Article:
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Pediatric ambulatory outpatient services provide children and adolescents with preventive health care and acute and chronic care management services and consultations. In this chapter, special attention is given to the pediatric history and physical examination, normal developmental stages, screening laboratories, and a number of common pediatric issues.


The development of a physician-patient-parent relationship is crucially important if the patient and parent are to effectively confide their concerns. This relationship develops over time, with increasing numbers of visits, and is facilitated by the continuity of clinicians and other staff members. This clinical relationship is based on trust that develops as a result of several experiences in the context of the office visit. Perhaps the greatest factor facilitating the relationship is for patients or parents to experience advice as valid and effective. Anticipatory guidance should be age-appropriate and timely in order to be most helpful. Important skills include choosing vocabulary that communicates understanding and competence, demonstrating commitment of time and attention to the concern, and showing respect for areas that the patient or parent does not wish to address (assuming that there are no concerns relating to physical or sexual abuse or neglect). Parents and patients expect that their concerns will be managed confidentially and that the clinician understands and sympathizes with those concerns. The effective physician-patient-parent relationship is one of the most satisfying aspects of ambulatory pediatrics.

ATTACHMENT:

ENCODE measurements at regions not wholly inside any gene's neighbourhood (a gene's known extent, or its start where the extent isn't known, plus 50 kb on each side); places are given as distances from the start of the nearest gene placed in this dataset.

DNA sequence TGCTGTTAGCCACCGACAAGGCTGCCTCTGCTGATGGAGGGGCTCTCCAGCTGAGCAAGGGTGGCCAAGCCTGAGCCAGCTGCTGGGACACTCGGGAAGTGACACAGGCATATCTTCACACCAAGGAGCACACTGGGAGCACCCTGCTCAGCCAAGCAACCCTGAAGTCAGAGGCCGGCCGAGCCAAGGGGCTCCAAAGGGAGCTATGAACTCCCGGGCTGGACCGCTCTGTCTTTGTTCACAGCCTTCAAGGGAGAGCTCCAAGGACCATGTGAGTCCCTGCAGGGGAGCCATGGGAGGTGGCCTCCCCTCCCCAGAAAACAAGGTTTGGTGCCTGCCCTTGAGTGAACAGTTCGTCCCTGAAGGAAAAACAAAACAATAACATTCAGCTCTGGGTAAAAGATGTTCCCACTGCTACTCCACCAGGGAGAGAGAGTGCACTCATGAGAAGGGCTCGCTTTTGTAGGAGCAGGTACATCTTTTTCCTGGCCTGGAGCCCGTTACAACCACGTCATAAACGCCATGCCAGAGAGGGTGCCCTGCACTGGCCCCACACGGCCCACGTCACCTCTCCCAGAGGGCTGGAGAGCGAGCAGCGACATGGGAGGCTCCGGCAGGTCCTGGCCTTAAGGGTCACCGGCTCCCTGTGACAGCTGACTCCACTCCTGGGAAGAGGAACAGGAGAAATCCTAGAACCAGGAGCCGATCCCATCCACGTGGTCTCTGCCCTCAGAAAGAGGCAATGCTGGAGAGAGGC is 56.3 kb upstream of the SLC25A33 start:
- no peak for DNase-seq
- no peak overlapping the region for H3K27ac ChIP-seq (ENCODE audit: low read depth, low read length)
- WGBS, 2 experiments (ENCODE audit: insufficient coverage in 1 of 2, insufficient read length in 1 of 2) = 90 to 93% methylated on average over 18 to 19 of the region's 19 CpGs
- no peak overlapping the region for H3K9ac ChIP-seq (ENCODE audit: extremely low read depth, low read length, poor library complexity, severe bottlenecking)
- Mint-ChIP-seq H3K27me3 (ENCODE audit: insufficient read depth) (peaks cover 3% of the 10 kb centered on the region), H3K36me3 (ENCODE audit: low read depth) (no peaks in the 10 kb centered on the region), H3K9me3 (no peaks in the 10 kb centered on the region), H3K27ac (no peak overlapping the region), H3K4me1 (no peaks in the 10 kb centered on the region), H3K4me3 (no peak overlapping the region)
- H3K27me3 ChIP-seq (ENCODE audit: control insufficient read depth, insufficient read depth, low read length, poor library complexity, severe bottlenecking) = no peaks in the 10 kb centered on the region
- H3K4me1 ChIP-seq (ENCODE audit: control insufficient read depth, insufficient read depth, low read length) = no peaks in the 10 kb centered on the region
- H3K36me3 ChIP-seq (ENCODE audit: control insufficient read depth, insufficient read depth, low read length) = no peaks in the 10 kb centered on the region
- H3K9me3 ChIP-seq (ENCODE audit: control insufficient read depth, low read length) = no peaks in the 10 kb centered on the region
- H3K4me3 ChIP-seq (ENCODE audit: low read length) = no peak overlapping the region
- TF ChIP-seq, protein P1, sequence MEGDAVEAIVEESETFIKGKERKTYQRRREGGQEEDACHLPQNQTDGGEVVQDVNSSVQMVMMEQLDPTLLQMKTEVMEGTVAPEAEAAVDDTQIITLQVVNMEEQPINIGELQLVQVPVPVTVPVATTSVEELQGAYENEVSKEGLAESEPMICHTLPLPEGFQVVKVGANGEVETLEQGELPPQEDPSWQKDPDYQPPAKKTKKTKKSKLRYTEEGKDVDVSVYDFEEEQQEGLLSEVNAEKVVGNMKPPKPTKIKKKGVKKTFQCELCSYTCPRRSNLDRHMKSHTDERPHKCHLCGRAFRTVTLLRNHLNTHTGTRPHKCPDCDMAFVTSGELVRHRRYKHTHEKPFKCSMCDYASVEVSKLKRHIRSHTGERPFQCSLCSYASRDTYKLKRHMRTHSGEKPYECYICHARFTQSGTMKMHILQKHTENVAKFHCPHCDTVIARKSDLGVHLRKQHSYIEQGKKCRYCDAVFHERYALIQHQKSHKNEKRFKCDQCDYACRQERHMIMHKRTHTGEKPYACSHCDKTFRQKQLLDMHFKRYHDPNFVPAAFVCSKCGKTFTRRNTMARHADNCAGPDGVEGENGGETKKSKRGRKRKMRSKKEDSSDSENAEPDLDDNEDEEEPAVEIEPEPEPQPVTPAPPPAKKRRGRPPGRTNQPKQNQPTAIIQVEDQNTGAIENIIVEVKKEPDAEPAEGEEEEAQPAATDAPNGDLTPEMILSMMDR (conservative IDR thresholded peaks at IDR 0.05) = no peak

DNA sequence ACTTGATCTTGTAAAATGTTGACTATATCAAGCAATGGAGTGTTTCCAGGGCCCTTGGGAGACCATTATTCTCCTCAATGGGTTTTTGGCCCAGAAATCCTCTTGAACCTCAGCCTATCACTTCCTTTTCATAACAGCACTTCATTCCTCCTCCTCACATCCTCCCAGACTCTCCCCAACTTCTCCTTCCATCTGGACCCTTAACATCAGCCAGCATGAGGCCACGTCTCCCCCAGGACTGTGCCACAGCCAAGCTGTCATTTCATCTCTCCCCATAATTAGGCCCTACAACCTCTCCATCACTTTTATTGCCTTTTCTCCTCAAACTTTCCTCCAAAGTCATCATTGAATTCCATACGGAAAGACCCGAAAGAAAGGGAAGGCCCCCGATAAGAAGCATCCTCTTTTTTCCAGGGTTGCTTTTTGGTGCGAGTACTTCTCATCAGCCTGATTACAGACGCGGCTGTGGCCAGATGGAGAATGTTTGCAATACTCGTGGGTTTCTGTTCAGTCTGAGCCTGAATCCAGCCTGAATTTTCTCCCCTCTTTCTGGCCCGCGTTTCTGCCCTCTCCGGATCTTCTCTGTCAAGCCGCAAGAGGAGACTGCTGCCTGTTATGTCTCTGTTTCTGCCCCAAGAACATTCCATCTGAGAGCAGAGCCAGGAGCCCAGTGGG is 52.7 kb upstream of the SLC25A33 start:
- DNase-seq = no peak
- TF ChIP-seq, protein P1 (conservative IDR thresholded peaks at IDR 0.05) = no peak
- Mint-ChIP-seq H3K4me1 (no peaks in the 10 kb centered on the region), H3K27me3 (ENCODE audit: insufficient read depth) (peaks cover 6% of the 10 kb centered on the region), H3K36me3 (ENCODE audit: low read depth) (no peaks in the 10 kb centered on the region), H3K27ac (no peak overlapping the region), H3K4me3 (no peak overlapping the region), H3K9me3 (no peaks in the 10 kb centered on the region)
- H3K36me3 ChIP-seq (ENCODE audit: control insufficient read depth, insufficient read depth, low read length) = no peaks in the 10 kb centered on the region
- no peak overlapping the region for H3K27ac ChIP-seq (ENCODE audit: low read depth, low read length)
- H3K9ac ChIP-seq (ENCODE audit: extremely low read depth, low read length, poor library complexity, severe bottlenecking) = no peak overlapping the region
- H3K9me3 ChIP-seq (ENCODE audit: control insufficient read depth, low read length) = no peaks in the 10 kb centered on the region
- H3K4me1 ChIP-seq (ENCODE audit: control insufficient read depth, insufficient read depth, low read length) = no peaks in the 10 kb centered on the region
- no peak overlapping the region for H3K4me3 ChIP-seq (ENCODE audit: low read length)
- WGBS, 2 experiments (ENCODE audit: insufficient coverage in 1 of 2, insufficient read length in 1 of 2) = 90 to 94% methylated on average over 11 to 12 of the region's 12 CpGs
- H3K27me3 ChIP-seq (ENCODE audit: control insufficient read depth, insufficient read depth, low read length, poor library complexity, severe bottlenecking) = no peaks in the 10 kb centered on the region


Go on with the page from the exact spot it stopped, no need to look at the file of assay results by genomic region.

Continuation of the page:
Tanner  JL, Stein  MT, Olson  LM, Frintner  MP, Radecki  L: Reflections on well-child care practice: a national study of pediatric clinicians. Pediatrics 2009 Sep;124(3):849–857 [Epub 2009 Aug 10] PMID:
[PubMed: 19706587]




A unique feature of pediatrics is that the history represents an amalgam of parents’ objective reporting of facts (eg, fever for 4 days), parents’ subjective interpretation of their child's symptoms (eg, infant crying interpreted by parents as abdominal pain), and for older children their own history of events. Parents and patients may provide a specific and detailed history, or a vague history that necessitates more focused probing. Parents may or may not be able to distinguish whether symptoms are caused by organic illness or a psychological concern. Understanding the family and its hopes for and concerns about the child can help in the process of distinguishing organic, emotional, and/or behavioral conditions, thus minimizing unnecessary testing and intervention.


Although the parents’ concerns need to be understood, it is essential also to obtain as much of the history as possible directly from the patient. Direct histories not only provide firsthand information but also give the child a degree of control over a potentially threatening situation and may reveal important information about the family.


Obtaining a comprehensive pediatric history is time consuming. Many offices provide questionnaires for parents to complete before the clinician sees the child. Data from questionnaires can make an outpatient visit more productive, allowing the physician to address problems in detail while ...

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